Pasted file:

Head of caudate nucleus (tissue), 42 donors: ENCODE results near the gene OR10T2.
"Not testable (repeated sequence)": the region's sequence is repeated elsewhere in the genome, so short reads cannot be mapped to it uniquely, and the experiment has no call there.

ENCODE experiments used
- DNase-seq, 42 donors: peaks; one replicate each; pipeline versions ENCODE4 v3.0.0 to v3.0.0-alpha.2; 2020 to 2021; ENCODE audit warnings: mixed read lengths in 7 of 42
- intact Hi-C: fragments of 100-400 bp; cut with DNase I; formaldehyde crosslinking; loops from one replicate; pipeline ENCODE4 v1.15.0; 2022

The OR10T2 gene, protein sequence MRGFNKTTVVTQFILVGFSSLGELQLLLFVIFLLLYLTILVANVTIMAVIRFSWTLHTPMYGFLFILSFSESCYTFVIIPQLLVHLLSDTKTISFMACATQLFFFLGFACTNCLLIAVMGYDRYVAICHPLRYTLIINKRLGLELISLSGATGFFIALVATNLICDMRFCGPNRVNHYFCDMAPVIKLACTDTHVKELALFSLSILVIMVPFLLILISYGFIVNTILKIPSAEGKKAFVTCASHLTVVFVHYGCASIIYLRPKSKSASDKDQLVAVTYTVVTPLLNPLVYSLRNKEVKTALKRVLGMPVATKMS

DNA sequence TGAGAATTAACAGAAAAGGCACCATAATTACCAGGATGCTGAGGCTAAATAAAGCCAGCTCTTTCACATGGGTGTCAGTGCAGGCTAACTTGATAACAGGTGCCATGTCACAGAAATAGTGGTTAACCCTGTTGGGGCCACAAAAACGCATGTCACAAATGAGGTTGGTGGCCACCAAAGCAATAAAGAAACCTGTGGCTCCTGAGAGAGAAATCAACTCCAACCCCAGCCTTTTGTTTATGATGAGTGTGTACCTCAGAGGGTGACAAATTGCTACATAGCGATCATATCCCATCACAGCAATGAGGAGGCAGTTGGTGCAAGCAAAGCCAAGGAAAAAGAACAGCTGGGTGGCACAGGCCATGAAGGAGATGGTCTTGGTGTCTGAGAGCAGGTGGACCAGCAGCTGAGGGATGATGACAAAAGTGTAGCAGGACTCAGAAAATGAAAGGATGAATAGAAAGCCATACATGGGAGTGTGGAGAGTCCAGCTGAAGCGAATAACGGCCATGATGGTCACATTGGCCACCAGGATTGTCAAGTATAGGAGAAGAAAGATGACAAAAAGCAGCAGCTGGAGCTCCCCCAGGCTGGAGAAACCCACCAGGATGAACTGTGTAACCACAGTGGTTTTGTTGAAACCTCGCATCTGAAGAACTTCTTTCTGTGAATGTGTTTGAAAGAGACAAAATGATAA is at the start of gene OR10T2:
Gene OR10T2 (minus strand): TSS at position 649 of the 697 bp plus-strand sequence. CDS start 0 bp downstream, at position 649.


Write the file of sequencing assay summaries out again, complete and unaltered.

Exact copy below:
Head of caudate nucleus (tissue), 42 donors: ENCODE results near the gene OR10T2.
"Not testable (repeated sequence)": the region's sequence is repeated elsewhere in the genome, so short reads cannot be mapped to it uniquely, and the experiment has no call there.

ENCODE experiments used
- DNase-seq, 42 donors: peaks; one replicate each; pipeline versions ENCODE4 v3.0.0 to v3.0.0-alpha.2; 2020 to 2021; ENCODE audit warnings: mixed read lengths in 7 of 42
- intact Hi-C: fragments of 100-400 bp; cut with DNase I; formaldehyde crosslinking; loops from one replicate; pipeline ENCODE4 v1.15.0; 2022

The OR10T2 gene, protein sequence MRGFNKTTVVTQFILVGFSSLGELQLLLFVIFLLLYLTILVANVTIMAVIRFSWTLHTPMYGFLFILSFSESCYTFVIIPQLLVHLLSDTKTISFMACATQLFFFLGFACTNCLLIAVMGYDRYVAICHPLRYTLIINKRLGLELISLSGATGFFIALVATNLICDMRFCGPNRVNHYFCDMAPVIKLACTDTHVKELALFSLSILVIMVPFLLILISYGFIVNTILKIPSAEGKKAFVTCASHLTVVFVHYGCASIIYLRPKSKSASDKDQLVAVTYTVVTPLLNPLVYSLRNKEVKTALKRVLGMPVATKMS

DNA sequence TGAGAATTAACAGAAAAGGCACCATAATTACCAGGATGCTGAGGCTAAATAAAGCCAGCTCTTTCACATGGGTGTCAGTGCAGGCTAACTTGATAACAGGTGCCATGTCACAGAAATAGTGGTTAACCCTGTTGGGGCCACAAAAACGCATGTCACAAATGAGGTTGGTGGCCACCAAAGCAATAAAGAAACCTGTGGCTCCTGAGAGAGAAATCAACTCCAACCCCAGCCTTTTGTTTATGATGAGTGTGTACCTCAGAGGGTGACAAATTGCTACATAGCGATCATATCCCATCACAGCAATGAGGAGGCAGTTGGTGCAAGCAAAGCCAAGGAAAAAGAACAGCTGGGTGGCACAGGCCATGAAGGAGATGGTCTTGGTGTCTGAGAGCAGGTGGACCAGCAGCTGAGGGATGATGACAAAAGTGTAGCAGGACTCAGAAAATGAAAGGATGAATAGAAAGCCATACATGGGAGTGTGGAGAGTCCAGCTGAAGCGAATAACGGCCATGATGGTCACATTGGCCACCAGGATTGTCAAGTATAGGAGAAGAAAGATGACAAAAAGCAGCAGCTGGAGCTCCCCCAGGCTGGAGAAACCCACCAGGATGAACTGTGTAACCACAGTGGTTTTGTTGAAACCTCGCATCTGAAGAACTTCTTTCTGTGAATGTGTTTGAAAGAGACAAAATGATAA is at the start of gene OR10T2:
Gene OR10T2 (minus strand): TSS at position 649 of the 697 bp plus-strand sequence. CDS start 0 bp downstream, at position 649.